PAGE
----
Gabriel Over the White House (1933)

"Gabriel over the White House" featured image. Detail from original movie poster.

Gabriel Over the White House (1933). 86 minutes.  Directed by Gregory La Cava.  Starring Walter Huston (as President Judson Hammond), Karen Morley (as Pendola Molloy), Franchot Tone (as Hartley Beekman), and C. Henry Gordon (as Nick Diamond).

“The good news: he reduces unemployment, lifts the country out of the Depression, battles gangsters and Congress, and brings about world peace.  The bad news: he’s Mussolini.”

Film Series on Religion and the Founding
of the American Republic, Library of Congress

Gabriel Over the White House has been called one of the most bizarre movies of the 1930s.  It is also the rare film that people will stress is notable but not many will say they actually liked.  The movie focuses on a Depression-era American president who, following a car accident, appears to be possessed by an other-worldly spirit and is turned into a raging totalitarian dictator who ameliorates hard times by doing away with Congressional, and other, limitations on his power.  Among many outrageous events, the film features a drive-by gangland shooting at the White House; a federal police force assembled to execute on the spot the Al Capone-like criminal who orchestrates said drive-by; and a scene in which the president threatens a group of diplomats gathered on board a yacht by ordering his air force to dive-bomb his own ships in order to persuade them (is that the right expression?) to make good on their wartime debts.  These are but a few of the outlandish spectacles that Gabriel Over the White House has to offer.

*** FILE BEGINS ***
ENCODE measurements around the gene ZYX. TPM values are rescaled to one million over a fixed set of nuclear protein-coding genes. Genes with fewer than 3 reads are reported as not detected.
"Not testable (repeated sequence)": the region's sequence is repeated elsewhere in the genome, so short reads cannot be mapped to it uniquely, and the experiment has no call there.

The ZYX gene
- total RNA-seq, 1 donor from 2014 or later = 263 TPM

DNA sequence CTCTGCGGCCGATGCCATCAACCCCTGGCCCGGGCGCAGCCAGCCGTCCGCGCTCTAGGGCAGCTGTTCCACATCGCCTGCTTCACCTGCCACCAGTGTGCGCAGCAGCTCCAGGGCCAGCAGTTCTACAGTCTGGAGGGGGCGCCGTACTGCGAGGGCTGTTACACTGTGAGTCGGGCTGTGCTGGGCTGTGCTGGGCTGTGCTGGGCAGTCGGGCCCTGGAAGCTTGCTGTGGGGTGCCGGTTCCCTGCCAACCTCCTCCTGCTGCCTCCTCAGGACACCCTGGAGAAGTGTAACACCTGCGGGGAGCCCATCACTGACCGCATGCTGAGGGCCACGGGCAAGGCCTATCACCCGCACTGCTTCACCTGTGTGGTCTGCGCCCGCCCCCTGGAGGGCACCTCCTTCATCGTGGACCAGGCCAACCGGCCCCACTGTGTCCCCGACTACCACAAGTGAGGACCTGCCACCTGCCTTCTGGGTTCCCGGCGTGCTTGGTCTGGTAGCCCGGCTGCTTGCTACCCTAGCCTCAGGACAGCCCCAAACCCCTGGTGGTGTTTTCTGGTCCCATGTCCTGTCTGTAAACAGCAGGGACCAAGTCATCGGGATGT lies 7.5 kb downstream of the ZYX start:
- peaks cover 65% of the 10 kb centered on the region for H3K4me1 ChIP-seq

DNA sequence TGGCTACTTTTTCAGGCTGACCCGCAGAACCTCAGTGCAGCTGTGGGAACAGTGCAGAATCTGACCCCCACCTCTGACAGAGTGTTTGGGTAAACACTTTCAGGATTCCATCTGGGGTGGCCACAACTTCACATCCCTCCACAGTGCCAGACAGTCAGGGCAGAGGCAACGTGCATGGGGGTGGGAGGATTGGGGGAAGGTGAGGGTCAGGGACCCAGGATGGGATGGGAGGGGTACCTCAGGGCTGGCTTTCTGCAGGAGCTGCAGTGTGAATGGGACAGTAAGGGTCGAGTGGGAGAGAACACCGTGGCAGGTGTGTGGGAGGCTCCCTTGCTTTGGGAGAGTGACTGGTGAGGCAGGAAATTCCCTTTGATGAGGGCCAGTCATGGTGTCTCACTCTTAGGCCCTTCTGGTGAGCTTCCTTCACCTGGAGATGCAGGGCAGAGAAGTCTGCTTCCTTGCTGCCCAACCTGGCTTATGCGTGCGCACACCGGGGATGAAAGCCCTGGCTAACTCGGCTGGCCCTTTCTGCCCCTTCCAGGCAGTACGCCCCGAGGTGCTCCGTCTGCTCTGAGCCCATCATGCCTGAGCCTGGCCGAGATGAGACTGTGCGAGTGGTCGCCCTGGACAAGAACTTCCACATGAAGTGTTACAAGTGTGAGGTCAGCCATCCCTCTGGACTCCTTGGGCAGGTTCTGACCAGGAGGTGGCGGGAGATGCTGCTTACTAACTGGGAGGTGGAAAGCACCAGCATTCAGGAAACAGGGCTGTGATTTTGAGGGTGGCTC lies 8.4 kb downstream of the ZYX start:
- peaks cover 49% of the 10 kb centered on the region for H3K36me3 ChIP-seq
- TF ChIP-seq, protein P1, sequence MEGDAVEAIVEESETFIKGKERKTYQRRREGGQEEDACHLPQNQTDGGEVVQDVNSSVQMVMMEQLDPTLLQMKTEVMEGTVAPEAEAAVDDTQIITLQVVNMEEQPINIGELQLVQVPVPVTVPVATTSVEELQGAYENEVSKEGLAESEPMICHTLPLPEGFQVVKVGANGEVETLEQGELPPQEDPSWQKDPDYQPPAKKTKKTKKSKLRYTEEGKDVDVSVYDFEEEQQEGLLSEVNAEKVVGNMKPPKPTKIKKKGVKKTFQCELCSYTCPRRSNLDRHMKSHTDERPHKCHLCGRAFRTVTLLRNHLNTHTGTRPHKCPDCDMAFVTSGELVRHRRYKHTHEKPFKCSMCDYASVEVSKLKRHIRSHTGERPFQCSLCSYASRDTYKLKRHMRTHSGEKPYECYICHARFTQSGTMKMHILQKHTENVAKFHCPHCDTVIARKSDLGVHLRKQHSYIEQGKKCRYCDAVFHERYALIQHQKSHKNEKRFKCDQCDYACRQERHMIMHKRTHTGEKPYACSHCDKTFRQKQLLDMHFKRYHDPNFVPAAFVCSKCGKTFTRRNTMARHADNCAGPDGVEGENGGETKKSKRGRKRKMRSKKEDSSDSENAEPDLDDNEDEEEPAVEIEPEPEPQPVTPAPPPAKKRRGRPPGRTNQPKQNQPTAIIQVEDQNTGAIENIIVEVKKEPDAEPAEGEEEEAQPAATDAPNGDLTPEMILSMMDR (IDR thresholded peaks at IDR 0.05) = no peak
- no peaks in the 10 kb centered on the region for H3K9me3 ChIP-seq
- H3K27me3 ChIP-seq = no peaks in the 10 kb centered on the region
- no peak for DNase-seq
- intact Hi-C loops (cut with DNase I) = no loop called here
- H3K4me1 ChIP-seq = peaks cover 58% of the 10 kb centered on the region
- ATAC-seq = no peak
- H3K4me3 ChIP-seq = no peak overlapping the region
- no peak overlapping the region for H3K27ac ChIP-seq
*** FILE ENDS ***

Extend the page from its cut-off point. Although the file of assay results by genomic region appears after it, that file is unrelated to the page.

After a while (or perhaps immediately), this all becomes a bit hard to stomach.  It is not an exaggeration to call President Judson Hammond a National Socialist of some kind.  And yet the film overall seems to present Hammond’s fascist ways in an admiring and affectionate light.  His secretaries, Pendola Molloy and Hartley Beekman, clearly are astonished and inspired by his transformation from a middling, corrupt, newly sworn-in president into a determined dictator.  As the Library of Congress quotation above states, even though Hammond does away with treasured American principles of governance, he is also shown to accomplish a great deal, abolishing Prohibition, delivering a world peace accord, and single-handedly doing away with organized crime fostered by the likes of the film’s gangster antagonist, Nick Diamond.